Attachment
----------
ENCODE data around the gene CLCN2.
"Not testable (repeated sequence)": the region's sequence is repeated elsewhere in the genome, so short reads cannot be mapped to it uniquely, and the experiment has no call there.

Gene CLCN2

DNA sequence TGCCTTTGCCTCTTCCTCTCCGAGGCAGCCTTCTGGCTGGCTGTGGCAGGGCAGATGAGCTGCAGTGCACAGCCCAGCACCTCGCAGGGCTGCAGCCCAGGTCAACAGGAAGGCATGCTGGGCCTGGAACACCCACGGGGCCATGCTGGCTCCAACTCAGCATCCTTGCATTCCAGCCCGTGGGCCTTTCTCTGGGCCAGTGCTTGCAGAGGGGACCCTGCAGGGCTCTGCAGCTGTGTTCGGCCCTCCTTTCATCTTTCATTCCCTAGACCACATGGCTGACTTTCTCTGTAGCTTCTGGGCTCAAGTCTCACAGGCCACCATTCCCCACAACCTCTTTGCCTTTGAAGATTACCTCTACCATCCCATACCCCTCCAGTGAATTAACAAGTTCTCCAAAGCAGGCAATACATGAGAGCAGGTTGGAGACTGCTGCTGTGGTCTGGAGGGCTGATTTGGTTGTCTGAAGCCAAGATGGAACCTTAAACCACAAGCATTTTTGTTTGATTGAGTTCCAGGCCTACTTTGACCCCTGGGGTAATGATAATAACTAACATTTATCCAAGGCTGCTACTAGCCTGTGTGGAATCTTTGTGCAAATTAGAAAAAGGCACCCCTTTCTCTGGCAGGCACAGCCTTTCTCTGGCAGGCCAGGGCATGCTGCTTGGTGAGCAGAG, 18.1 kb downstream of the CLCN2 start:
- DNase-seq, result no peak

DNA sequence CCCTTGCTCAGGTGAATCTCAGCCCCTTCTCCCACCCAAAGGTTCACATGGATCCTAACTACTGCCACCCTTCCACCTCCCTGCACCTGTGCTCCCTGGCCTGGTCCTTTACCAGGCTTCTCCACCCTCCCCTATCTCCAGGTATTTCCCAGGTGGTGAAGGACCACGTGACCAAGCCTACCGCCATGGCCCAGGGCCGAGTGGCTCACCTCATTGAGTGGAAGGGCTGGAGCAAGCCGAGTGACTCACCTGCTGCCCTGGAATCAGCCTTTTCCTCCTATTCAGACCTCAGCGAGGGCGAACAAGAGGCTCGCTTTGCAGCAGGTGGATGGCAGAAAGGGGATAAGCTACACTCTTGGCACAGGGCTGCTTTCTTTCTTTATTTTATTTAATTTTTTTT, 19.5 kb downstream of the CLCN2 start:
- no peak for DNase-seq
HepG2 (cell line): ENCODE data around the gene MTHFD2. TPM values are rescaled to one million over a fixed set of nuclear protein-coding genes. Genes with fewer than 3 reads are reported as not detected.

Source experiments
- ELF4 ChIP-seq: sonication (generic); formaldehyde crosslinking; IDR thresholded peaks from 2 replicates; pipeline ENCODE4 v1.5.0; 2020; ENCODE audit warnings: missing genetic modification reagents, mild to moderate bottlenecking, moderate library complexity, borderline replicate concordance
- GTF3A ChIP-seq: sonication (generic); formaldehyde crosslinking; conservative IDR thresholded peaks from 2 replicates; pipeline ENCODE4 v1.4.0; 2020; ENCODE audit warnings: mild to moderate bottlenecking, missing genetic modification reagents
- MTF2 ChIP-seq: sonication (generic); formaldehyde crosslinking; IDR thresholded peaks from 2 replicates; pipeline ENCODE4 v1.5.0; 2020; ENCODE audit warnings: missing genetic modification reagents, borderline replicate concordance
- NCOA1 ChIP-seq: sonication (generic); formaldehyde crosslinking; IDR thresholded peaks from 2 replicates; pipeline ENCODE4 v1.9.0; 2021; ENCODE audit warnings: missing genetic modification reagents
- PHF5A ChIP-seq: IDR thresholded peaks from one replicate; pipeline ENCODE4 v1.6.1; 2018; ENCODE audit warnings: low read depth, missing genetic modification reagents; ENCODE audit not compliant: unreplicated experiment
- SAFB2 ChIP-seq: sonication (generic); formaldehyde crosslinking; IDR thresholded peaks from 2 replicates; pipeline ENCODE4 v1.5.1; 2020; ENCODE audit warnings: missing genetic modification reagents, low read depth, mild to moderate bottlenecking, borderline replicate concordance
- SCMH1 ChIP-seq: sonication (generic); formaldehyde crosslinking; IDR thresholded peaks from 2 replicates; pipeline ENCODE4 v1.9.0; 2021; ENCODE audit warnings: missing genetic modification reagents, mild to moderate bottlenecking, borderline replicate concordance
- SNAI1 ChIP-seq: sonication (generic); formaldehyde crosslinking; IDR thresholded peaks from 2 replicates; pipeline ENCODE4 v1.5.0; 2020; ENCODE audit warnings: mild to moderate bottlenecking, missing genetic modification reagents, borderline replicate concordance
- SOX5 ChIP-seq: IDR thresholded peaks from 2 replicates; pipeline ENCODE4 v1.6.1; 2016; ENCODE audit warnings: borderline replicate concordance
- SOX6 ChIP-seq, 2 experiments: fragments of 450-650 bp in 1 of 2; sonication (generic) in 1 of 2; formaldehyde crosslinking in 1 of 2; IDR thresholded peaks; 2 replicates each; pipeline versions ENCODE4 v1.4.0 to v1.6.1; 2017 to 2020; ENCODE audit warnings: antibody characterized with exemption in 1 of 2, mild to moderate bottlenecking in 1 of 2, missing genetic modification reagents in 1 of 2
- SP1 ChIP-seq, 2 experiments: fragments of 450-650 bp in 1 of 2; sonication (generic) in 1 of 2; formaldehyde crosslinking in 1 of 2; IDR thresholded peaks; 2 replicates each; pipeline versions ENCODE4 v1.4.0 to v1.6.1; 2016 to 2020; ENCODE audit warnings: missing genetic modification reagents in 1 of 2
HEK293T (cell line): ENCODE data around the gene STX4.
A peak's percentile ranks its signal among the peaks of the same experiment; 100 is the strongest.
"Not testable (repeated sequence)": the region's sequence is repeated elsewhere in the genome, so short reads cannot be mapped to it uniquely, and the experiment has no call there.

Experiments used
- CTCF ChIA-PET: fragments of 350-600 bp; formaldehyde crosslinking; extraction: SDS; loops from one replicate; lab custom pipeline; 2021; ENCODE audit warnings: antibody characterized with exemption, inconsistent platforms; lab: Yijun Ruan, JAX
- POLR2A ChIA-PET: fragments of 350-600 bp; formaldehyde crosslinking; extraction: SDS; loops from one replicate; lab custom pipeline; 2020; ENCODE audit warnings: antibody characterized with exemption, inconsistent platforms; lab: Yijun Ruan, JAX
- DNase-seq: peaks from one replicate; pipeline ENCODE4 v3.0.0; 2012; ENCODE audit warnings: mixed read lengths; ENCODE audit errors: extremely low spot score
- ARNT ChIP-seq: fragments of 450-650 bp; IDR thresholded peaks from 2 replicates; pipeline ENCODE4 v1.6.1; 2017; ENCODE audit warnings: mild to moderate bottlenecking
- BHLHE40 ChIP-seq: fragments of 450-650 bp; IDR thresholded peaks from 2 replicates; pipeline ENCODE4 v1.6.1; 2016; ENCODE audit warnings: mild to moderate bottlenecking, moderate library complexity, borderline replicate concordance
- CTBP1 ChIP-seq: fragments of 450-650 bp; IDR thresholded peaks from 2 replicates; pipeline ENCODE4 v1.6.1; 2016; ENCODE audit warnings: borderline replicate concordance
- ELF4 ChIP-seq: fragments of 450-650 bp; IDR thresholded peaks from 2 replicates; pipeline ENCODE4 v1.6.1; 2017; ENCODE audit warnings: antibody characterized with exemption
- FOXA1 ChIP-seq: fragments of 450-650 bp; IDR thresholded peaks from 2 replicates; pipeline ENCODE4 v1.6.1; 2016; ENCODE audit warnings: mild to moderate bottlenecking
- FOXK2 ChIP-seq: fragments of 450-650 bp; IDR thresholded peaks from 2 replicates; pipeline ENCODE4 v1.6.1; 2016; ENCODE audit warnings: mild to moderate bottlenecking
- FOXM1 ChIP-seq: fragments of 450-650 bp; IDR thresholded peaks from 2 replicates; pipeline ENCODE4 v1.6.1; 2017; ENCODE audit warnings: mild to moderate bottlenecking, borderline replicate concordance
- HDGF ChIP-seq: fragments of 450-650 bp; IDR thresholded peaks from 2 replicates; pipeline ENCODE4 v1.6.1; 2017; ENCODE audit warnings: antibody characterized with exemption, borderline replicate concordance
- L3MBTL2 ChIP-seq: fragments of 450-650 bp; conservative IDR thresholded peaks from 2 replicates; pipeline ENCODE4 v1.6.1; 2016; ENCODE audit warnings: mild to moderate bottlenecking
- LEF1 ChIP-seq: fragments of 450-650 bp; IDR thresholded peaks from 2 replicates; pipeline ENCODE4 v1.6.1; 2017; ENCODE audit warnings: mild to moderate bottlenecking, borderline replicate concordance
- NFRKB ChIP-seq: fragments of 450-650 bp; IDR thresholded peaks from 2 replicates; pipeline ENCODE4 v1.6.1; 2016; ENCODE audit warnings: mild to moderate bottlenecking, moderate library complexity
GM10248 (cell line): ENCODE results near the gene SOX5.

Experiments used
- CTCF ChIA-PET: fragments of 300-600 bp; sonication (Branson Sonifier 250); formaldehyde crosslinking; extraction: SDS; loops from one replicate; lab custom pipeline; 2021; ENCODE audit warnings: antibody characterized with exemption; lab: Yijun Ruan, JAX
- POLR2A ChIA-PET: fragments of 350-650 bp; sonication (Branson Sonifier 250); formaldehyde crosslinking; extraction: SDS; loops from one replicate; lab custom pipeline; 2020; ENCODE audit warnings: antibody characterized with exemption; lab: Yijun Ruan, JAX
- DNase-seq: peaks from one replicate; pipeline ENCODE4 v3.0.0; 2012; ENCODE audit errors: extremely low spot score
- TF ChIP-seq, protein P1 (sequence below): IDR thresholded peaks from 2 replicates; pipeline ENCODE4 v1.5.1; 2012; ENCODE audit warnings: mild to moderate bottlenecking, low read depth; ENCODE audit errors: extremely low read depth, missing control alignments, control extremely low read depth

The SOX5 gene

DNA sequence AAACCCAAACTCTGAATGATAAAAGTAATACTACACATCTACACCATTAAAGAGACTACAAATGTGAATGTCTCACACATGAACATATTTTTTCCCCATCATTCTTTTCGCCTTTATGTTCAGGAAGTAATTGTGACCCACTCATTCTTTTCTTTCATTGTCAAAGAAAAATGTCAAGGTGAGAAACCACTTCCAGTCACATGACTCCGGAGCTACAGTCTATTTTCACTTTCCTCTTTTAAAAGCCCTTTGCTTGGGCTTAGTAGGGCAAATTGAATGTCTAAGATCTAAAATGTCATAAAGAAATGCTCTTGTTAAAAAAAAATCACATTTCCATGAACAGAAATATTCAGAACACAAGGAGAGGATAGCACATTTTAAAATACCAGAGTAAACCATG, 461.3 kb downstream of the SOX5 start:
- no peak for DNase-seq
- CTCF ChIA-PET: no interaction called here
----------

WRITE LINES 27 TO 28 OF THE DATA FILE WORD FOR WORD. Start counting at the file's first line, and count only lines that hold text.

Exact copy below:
- DNase-seq: peaks from one replicate; pipeline ENCODE4 v3.0.0; 2012; ENCODE audit warnings: mixed read lengths; ENCODE audit errors: extremely low spot score
- ARNT ChIP-seq: fragments of 450-650 bp; IDR thresholded peaks from 2 replicates; pipeline ENCODE4 v1.6.1; 2017; ENCODE audit warnings: mild to moderate bottlenecking